This whole whiteboard in big letters, they're like three feet high, PI, and then I said, what's that? He says personal impact. If you don't know what the personal impact of what you're offering is to the person you're speaking with right now, you will never make consistent progress through the sales process. So that's what this is about, is ROI is kind of abstract, PI is like PI personal impact is right now, but they're related to each other. They're related in a somewhat subtle way. The software that Mike's company provides lets you actually make a PI statement, personal impact statement that makes sense out of what would otherwise be an ROI generalization.
Corey Frank (13:57):
I love that. I love that. Contrary to rumors he's not dead, right?
Chris Beall (14:04):
Not very, not very at all. Every time I talked to him, he's very lively.
Corey Frank (14:08):
That's good a little bit. So to the point, Chris and Mike, who creates this as it come from, we talked I think a few episodes ago, Chris, about sales and marketing alignment, right? I think we've had 50 or 60 episodes in sales and marketing alignment, always seems to creep in there once in a while, but from your perspective on these value statements, these ROI, these PI statements, do they come from the messaging from the sales side best practices, should they come from marketing and this is what they use to empower all of their messaging. How does something like that spark or create, cause this is a philosophy but now I can point my finger and say, great, who's going to create it, marketing has all the content. Hey, sales guys, we don't do that kind of thing or do we? Where does it originate from?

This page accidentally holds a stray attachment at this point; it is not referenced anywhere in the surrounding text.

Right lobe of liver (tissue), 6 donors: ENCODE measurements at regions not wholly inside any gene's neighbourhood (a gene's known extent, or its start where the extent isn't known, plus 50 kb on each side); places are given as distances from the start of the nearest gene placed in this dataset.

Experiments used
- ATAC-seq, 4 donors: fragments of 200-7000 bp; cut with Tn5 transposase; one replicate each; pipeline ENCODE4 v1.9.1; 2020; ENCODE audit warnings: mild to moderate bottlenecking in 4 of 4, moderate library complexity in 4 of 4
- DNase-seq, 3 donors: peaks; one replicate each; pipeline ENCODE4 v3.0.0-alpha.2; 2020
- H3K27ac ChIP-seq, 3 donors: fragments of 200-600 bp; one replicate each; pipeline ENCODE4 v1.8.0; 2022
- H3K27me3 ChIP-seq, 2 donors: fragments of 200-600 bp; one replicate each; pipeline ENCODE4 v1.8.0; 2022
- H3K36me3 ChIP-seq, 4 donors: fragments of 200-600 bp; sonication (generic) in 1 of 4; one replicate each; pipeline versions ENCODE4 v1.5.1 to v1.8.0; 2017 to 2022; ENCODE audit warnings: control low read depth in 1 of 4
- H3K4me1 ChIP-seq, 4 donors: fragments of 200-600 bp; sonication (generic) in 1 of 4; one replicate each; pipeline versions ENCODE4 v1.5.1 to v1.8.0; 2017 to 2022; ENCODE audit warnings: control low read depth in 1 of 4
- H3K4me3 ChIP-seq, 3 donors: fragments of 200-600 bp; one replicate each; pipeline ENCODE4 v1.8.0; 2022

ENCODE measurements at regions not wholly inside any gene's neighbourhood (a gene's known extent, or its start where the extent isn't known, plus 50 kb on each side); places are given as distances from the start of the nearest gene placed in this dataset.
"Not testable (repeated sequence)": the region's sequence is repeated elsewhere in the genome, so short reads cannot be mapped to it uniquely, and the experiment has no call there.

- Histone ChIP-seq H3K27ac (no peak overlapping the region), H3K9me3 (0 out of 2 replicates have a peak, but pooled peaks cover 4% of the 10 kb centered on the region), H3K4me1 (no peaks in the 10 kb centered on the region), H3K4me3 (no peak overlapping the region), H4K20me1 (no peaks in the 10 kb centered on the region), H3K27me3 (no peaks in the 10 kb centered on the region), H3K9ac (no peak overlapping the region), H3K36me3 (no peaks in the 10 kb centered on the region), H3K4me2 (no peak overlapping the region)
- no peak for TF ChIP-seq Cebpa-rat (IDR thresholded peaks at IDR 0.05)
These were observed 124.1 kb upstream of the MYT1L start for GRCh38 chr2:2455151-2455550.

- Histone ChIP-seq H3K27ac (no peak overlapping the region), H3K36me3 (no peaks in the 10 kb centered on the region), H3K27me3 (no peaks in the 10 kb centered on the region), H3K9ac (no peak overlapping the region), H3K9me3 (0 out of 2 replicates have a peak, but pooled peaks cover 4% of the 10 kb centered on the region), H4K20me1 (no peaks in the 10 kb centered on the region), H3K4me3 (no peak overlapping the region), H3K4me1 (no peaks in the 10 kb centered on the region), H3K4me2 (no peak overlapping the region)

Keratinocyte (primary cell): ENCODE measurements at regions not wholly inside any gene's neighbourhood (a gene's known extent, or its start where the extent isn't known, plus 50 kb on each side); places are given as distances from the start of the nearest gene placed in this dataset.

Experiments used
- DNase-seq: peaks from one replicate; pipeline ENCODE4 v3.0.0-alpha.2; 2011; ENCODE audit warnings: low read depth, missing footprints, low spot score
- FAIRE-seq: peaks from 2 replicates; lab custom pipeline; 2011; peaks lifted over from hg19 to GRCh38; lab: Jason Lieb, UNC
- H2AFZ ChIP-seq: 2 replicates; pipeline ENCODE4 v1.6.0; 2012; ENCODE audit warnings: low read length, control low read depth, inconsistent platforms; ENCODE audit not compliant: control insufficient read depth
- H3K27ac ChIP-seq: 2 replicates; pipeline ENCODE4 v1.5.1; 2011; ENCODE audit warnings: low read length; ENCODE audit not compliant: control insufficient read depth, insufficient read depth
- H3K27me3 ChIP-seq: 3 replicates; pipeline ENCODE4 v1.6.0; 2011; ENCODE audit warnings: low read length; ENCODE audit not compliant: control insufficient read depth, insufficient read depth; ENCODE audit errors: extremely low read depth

Mike Genstil (15:00):
Yeah. It ends up being a bit of a hybrid responsibility Corey, is what we're seeing. If you think about the evolution of a new company, imagine a company being started or founded by a founder, that founder is going to go out and acquire his first customers and his first investors and he's going to create a pitch or she's going to create a pitch, which is visionary. It's going to describe problem areas that customers tend to have and how those problems can be solved with this revolutionary new thing. It'll have imagery that talk about these problems sizes and then benefits. It may have a couple of testimonials of people that have tried it and had success, et cetera.